I still can’t believe how fast the last seven years have passed. I remember the first meeting I had at my Turkish publisher’s offices like yesterday. On my way to the meeting, I was debating with myself if I was competent enough to write a book that was worthy of a permanent place in my readers’ bookshelves. I had a successful food blog, but I didn’t feel that it necessarily gave me a privilege to write a book. Did I have anything new to offer? Did I really deserve to be on a bookshelf, side by side with the works of my heroes and heroines?
Ten minutes into the meeting, I asked Çağatay, vice president and publisher of my Turkish publisher back then, if he thought the world really needed another baking book. He responded: “I can’t speak for the whole world, but if you’re writing it, Turkey desperately needs it.”
Looking at the image below—a collage of only half of the 6000+ Instagram posts, all published by readers who bought my Turkish book and baked from it—I realize how right he was and how stupid my question was.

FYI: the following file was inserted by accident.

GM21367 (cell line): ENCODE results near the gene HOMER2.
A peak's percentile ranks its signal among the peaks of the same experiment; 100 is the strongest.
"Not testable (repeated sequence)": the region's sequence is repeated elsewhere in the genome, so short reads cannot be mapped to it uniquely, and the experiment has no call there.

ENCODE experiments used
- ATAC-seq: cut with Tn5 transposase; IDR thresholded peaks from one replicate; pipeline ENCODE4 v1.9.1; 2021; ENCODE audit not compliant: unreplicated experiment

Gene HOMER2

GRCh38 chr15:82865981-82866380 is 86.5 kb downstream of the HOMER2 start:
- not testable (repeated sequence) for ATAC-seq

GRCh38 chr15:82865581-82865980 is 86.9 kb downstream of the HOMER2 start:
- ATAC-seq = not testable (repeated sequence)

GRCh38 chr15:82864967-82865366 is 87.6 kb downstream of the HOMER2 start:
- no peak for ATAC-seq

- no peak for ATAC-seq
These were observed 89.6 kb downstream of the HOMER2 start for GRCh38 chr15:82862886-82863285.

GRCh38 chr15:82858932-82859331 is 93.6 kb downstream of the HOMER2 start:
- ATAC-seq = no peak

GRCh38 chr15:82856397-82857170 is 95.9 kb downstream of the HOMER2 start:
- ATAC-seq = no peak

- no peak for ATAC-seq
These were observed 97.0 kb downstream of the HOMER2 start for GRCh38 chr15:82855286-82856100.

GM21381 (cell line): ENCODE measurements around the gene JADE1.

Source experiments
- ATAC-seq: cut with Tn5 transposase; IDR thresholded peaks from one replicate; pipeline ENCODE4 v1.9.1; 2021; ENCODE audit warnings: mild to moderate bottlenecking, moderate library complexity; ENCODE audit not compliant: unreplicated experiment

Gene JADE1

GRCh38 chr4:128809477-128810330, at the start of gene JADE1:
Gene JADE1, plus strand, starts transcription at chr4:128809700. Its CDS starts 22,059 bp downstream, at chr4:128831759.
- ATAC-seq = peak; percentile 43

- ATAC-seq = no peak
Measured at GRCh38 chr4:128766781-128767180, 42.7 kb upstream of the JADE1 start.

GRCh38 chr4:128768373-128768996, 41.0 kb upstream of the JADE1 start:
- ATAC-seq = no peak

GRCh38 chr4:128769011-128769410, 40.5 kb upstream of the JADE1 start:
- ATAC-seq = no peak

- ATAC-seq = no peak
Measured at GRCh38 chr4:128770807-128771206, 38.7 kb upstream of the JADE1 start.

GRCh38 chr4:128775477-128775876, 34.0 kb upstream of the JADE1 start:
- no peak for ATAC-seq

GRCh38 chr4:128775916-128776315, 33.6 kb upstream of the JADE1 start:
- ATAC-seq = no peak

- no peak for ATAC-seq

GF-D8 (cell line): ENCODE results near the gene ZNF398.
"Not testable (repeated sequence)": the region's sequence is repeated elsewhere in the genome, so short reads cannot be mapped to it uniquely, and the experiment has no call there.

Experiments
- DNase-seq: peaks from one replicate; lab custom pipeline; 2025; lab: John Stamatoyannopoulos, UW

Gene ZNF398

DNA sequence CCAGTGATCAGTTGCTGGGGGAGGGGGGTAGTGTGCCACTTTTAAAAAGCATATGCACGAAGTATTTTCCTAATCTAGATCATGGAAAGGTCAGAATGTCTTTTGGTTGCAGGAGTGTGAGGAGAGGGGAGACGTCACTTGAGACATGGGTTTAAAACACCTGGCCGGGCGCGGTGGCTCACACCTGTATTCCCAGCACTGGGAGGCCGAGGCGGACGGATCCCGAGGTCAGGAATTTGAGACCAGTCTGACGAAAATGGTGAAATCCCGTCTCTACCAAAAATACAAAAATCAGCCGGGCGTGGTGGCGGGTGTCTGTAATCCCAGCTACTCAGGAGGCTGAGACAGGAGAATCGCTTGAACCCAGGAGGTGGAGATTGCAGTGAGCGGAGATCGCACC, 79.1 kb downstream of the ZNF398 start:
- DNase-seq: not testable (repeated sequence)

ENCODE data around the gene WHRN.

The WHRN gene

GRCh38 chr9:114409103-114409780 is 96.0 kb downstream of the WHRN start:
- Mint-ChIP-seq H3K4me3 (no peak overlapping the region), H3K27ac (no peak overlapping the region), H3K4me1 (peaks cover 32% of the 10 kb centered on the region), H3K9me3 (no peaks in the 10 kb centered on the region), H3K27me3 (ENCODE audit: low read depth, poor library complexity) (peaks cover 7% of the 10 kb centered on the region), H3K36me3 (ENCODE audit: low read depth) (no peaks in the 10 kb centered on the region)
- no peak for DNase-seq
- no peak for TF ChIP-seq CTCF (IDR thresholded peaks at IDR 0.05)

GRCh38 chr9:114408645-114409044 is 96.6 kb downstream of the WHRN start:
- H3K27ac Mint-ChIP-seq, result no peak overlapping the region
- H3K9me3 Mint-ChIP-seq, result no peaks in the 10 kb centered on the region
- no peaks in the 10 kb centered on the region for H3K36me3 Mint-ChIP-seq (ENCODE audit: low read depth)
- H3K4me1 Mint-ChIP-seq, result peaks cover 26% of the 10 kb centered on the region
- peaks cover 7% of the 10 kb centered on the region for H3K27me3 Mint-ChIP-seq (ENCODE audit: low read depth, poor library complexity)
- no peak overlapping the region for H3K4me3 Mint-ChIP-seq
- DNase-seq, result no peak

Now it’s time to share my book with the rest of the world and I hope that it makes its way into many more bookshelves.
I have various posts planned about the stages the book went through. Today, I’ll give you a general look at the book. Here are a few highlights from each chapter:
FROM SAN FRANCISCO TO İSTANBUL, FROM BLOG TO BOOK
In this introductory chapter, I share how I first started cooking in college; why I stopped cooking when I moved to San Francisco; my obsession with San Francisco, The Golden Girls, and baking after I moved back to Istanbul; beginning my blog, why I named it Cafe Fernando, and how it became bigger than I ever could have imagined; what led me to quit the corporate world to become a full-time food blogger; and my journey writing this book.
BEFORE WE BEGIN
Right before getting to the recipes, I share my golden rules of baking, vital to achieving success, efficiency, and peace of mind in the kitchen.
Have you ever tried brownies made with sarı leblebi (double-roasted chickpea) flour? If not, you absolutely must try my Tahini and Leblebi Swirl Brownies.
There’s also the revamped version of the brownies I designed for Dolce & Gabbana, Brownie Wears Lace: Fudgy brownies + blond chocolate ganache + bittersweet chocolate lace.